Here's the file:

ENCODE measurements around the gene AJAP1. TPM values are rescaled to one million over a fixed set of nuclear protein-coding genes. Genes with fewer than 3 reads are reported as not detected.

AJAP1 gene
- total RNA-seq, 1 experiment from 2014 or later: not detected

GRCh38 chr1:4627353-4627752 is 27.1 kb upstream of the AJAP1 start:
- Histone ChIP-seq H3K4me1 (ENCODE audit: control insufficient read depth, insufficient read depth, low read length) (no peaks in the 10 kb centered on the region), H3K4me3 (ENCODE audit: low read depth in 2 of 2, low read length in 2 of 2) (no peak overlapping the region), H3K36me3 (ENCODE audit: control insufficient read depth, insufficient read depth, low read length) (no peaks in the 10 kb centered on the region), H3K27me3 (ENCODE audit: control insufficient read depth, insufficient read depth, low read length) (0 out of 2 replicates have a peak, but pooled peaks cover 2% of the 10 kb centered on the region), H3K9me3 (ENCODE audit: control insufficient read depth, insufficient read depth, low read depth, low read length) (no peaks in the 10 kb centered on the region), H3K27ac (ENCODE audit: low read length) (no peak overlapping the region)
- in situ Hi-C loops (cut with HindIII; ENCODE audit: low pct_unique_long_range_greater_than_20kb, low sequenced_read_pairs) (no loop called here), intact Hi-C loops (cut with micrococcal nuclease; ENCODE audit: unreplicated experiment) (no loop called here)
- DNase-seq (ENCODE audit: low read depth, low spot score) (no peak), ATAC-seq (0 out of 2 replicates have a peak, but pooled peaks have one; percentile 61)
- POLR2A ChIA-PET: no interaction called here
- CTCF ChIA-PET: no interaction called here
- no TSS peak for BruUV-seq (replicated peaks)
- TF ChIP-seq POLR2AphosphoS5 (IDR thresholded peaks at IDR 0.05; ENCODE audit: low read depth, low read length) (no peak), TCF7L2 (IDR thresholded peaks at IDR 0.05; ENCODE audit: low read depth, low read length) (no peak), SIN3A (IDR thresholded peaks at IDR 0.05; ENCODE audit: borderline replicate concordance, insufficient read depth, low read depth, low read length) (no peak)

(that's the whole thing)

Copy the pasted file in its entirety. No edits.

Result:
ENCODE measurements around the gene AJAP1. TPM values are rescaled to one million over a fixed set of nuclear protein-coding genes. Genes with fewer than 3 reads are reported as not detected.

AJAP1 gene
- total RNA-seq, 1 experiment from 2014 or later: not detected

GRCh38 chr1:4627353-4627752 is 27.1 kb upstream of the AJAP1 start:
- Histone ChIP-seq H3K4me1 (ENCODE audit: control insufficient read depth, insufficient read depth, low read length) (no peaks in the 10 kb centered on the region), H3K4me3 (ENCODE audit: low read depth in 2 of 2, low read length in 2 of 2) (no peak overlapping the region), H3K36me3 (ENCODE audit: control insufficient read depth, insufficient read depth, low read length) (no peaks in the 10 kb centered on the region), H3K27me3 (ENCODE audit: control insufficient read depth, insufficient read depth, low read length) (0 out of 2 replicates have a peak, but pooled peaks cover 2% of the 10 kb centered on the region), H3K9me3 (ENCODE audit: control insufficient read depth, insufficient read depth, low read depth, low read length) (no peaks in the 10 kb centered on the region), H3K27ac (ENCODE audit: low read length) (no peak overlapping the region)
- in situ Hi-C loops (cut with HindIII; ENCODE audit: low pct_unique_long_range_greater_than_20kb, low sequenced_read_pairs) (no loop called here), intact Hi-C loops (cut with micrococcal nuclease; ENCODE audit: unreplicated experiment) (no loop called here)
- DNase-seq (ENCODE audit: low read depth, low spot score) (no peak), ATAC-seq (0 out of 2 replicates have a peak, but pooled peaks have one; percentile 61)
- POLR2A ChIA-PET: no interaction called here
- CTCF ChIA-PET: no interaction called here
- no TSS peak for BruUV-seq (replicated peaks)
- TF ChIP-seq POLR2AphosphoS5 (IDR thresholded peaks at IDR 0.05; ENCODE audit: low read depth, low read length) (no peak), TCF7L2 (IDR thresholded peaks at IDR 0.05; ENCODE audit: low read depth, low read length) (no peak), SIN3A (IDR thresholded peaks at IDR 0.05; ENCODE audit: borderline replicate concordance, insufficient read depth, low read depth, low read length) (no peak)